"Lead. The Repair crew needs - we're out."

"Hmm. Is that a trade good? Haven't come across it much in the books," Janey said. "What is it used for?"

"Aqua Cola pipes."

The other woman, Gilly, gave Janey a look Kompass couldn't decipher.

"Water pipes. They use lead for... water pipes."

He nodded, because yes, that's what he'd said, what was so strange about that? He couldn't tell if she was angry about the news that they'd need to scramble to trade, but there was something about her tone that worried him.

"Can't they use something else?"

"Don't know, just delivering a message for Toolbox," Kompass hedged uneasily.

Janey got to her feet. Gilly shouldered her rifle - they never went anywhere without, not even Miss Gale, but that didn't make Kompass feel any more at ease.

"Well, we got some questions. Take us to him."

Oh, shit.  

 


 

“...and here,” Austeyr pointed at one of the carvings on the barrack walls, checking the pups for comprehension, finding some comfort in the familiarity of the teaching, of being able to do something, of being able to say something and have pups be happy at him. “This is one of the formations we use most often on Imperator Furiosa’s produce runs. Notice the positions of the outriders and the coverages; if there is an attack from any area the bikes can move quickly to—”

“What are you doing?” Deka interrupted him, dark face made darker by her expression.

“Teaching the pups,” he said with some confusion, not sure why she was being so rude about it, although feeling a little like an intruder anyway from how these barracks were given over to the Wretched. It wasn't like he could go over this material in any other location.

“Does this normally take place in the barracks, we have people who are resting.” She waved over at the sleeping ledges where there were Wretched still lazing about during midday.

“But the sun is up.” Austeyr said, “There’s no time to sleep and they’d need to learn this quick. We’ve found this is the fastest way.”

“This is the perfect time to sleep,” the woman argued, “during the hottest part of the day, it’s better to move about at night when it gets cold.”

“But the pups are awake anyway, could we just do it quiet?” He noticed some of the Wretched kids were edging up to his little group of warpups. “Our notes are all here, on the walls.”

“They don’t exist elseplace?”

“Not this set, no,” Austeyr found himself irritated that even this wasn’t working out like he’d wanted, “we can’t just move the carvings and haven’t had time to carve the new quarters, plus there’s not so much wall in the Citadel as we should repeat it.”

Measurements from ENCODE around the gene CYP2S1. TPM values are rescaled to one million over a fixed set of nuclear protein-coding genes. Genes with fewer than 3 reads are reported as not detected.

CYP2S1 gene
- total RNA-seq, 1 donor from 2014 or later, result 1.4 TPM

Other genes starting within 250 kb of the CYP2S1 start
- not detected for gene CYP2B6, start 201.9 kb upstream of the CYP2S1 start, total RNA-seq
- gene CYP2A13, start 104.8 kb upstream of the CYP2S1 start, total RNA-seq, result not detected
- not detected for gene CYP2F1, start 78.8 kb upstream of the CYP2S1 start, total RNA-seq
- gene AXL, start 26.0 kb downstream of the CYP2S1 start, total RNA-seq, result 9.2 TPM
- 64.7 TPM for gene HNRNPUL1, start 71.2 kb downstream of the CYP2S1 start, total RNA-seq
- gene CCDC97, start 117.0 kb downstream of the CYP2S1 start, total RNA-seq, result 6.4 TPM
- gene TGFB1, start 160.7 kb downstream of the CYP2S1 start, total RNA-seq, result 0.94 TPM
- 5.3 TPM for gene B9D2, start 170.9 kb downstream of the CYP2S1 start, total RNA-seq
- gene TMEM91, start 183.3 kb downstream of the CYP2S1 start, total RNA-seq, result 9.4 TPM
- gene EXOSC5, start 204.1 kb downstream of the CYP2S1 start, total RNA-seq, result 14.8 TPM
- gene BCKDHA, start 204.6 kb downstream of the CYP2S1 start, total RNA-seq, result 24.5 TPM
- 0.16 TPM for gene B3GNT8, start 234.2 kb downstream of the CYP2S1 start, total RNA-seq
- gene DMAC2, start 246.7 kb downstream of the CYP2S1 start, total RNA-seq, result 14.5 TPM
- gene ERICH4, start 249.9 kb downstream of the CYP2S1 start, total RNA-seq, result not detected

The woman seemed to pause in thought and Austeyr took the chance to return to his lesson.

"Okay, pay attention here— you too, little ones," he nodded at the small Wretched kids, trying to include them. They looked fascinated. "You wanna be a warpup? You can, but you'll hafta know all this stuff."

"No! They're not gonna be warpups," Deka said sharply.

Austeyr stared at her, stung. "Why not? You get stuff from going on raids, extra food, Aqua Cola... 's better than down here."

"We've got enough for them, now. We don't have to give them up anymore."

"I'm glad I got given the chance," Austeyr said, feeling vaguely offended. "Got to grow strong, learned war. Done chrome things." It sure seemed better to him than whatever the ragged people down here did with their time. Sleep, mostly, it seemed like. "Better than down here."

Deka gave him a look he couldn't decipher, something angry-sad, and lead the little Wretched kids away.

"What if they want to be war pups?" he said to her back.

"They don't know any better," she snapped.

And while Austeyr was trying to find a response she asked the child by her side, "You want to forget who your mother is?" The young one hurriedly shook his head. "Good."

“What does that have anything to do with being a war pup,” Austeyr followed, asking heatedly and feeling vaguely squirmy about his insides, “What does that have anything to do with learning how to make War? We've talked it over already with the breeders, we're not taking them away. We've worked out a schedule—" he glanced around, trying to find one that looked like hers to gesture to, "Look, your pups—”

“These aren't— I can't have any more,” Deka interrupted, not looking back. Her voice sounded strange. "These, they can decide for themselves when they’re older if they want to learn. We're not so desperate anymore that we have to give up our children just to give them a chance to survive."

“But by then it’s too late, you gotta teach ‘em this stuff early!”

“They have time now. With water, food.” Deka insisted, reaching the doorway and pausing, “So long as they live past 3,000 days they’ll end up living longer than most War boys.”

“That. That’s not true.”

“Haven’t you ever looked at each other, how old y’all usually are? Why’s there never older ones?”  

“Ace is older,” he said defensively.

“That’s one out of how many war boys?”

“But the nightfevers get us,” Austeyr protested, “and the tumors. We just make sure we go out chrome before they kill us.”

“Hah, us Wretched gets tumors too,” She turned finally, and pulled at her collar to reveal a mass of distended skin on her shoulder and clavicle before letting the cloth fall, “and how old do you think I am?”

Deka was clearly older than he was, but that didn’t mean…

“I will probably outlast you, one way or another,” the woman said quietly, with a strange sort of grief, “like as not by you tearing yourself apart or throwing yourselves into what’ll wreck you.”